Topics in career development

    This series will occur four times per year, alternating with the Progress in Research meetings. Topics for specific meetings will be adapted to the needs and interests of the trainees.

    • Navigating your mentor relationship and selecting your dissertation advisory committee
    • Time management
    • Effective scientific communication
    • Writing your thesis and how grant proposals are evaluated
    • Building your professional network
    • Choosing and landing a post-doctoral fellowship

    Curriculum overview

    In addition to the standard PBMS curriculum, PERT students are required to take the following additional courses and unique training activities designed specifically to meet the goals of PERT. These courses and activities include:

    • Data Rigor and Reproducibility (CONJ 610N, 0.5 credits; Summer term)
    • Molecular and Cellular Approaches to Disease (HIP 514, 2 credits; Fall term)
    • Biostatistics for Basic Sciences (CONJ 620, 3 credits; Winter term)
    • Training in Professional Science Writing Course (Spring term)
    • Oral presentation at OHSU Research Week (Spring term)
    • Attend quarterly Computational Biology Data Jamborees
    • Progress in Research monthly meetings with the Program Director and Peer-to-Peer Mentoring Cohort
    • Topics in Career Development
    • Attend two IDP career development meetings (beginning and end of the training period) with Dr. Jackie Wirz, the Director of Professional Development and Graduate Student Affairs.
    • Participation in one national level research conference selected by the student in consultation with their dissertation advisor, and approved by the PERT director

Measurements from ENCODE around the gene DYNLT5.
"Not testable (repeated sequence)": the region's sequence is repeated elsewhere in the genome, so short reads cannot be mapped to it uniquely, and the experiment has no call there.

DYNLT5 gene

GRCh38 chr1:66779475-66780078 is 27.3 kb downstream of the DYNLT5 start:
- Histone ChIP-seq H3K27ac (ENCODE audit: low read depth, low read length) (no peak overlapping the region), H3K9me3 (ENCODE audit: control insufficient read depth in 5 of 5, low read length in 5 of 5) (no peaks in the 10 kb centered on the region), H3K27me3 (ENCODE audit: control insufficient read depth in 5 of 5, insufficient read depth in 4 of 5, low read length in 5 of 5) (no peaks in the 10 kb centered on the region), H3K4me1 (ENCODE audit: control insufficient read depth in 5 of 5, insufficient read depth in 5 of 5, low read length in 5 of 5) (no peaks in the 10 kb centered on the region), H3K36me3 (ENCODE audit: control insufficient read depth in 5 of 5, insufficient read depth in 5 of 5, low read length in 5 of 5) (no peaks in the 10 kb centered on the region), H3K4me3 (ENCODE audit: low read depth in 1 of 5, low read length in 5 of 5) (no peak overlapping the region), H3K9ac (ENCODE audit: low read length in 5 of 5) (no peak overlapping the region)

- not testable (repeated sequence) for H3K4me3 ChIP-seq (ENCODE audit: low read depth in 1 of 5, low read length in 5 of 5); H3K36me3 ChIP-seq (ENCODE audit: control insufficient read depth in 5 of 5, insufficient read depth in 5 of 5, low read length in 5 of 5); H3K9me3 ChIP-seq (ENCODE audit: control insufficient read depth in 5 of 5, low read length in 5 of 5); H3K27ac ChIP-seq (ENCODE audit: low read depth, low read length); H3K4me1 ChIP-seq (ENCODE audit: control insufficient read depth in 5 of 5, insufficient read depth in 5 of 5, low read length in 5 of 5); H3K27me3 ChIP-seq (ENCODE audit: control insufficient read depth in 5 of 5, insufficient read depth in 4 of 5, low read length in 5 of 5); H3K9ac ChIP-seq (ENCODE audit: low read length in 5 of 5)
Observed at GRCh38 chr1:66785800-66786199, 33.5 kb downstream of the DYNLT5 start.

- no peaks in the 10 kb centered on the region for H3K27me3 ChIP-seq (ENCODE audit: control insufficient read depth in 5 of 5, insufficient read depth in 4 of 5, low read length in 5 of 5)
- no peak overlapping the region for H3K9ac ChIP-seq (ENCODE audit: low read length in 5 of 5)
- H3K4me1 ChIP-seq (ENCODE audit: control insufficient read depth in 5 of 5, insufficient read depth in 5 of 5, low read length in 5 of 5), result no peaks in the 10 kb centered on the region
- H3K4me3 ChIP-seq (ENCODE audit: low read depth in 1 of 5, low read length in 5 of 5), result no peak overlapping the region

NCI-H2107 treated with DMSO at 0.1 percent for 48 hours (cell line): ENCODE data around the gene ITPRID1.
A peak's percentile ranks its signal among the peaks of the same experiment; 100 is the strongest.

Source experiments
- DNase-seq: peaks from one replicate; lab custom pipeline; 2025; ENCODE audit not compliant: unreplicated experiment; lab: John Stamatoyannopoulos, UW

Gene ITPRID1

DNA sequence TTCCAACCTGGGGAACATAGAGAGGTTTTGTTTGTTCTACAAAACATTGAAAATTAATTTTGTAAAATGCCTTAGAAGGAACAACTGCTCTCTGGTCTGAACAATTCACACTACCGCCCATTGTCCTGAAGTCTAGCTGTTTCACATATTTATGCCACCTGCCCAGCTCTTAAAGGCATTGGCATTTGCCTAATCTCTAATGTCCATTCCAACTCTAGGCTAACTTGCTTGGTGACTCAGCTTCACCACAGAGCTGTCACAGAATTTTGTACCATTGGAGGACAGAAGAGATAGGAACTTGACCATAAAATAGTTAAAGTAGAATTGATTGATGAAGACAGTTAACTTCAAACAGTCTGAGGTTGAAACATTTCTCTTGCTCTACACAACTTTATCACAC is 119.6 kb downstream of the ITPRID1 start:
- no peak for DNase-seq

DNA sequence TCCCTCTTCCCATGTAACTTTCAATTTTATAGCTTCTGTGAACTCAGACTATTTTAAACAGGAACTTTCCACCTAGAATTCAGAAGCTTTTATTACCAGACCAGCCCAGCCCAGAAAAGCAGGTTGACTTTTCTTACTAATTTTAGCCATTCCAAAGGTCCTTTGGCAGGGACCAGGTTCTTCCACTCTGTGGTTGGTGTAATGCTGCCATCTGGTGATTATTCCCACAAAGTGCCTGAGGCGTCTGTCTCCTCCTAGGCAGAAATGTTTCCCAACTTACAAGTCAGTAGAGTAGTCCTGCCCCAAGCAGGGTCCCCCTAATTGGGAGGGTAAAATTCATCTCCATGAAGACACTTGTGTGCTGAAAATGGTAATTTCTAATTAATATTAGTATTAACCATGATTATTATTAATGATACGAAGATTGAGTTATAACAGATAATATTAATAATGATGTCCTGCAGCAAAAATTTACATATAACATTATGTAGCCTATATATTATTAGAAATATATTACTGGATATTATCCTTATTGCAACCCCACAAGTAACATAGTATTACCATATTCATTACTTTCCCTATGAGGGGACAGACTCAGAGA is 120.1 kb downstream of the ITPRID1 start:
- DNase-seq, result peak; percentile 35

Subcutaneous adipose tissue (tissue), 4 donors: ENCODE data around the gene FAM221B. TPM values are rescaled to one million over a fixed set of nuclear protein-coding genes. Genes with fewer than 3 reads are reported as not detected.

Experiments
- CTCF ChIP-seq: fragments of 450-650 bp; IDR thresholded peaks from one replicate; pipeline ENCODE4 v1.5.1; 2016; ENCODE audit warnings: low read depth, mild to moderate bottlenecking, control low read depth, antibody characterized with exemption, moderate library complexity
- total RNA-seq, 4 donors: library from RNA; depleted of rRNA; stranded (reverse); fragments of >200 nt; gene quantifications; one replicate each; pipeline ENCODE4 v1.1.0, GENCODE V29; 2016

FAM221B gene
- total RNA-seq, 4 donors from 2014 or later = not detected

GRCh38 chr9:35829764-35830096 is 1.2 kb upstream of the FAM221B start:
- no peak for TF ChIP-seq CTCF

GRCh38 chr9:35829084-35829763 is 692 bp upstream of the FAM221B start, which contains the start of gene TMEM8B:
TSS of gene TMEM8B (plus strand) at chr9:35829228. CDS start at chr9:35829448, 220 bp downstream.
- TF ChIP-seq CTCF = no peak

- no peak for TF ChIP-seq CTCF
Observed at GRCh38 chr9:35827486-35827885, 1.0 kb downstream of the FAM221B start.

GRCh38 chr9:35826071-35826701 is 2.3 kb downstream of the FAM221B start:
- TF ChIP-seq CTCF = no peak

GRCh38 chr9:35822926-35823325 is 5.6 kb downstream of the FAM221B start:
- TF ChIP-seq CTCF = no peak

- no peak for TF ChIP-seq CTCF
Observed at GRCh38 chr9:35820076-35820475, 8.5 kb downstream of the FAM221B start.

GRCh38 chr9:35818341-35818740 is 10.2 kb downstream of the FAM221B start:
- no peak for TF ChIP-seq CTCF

• Post Qualifying Exam submission of an Individual NRSA proposal (or equivalent fellowship) by the nearest deadline for the specific fellowship opportunity.
    • Commitment to actively participate in the PERT Peer-to-Peer Mentoring Program through year 5 of graduate training.

    Application process

    In the Spring, a request for applications will be distributed to first-year PBMS students who matriculated in the previous Fall Term. Applications will be reviewed by an ad-hoc selection committee composed of PERT faculty members. Evaluation of applications will give significant weight to the following criteria:

    • Quality of the research plan
    • Previous preparation of the applicant, including courses taken, grades received, and scientific work accomplished and/or published.
    • Letters of recommendation
    • The commitment of the training grant to support underrepresented minorities, disabled individuals, and women.
    • The commitment of the training grant to achieve a reasonable distribution of awards over the laboratories of different preceptors that participate in PBMS.

    The objective of this program is to prepare trainees in the fundamentals of vision science research, and to provide mentoring to enable trainees to become independent vision researchers. Learn More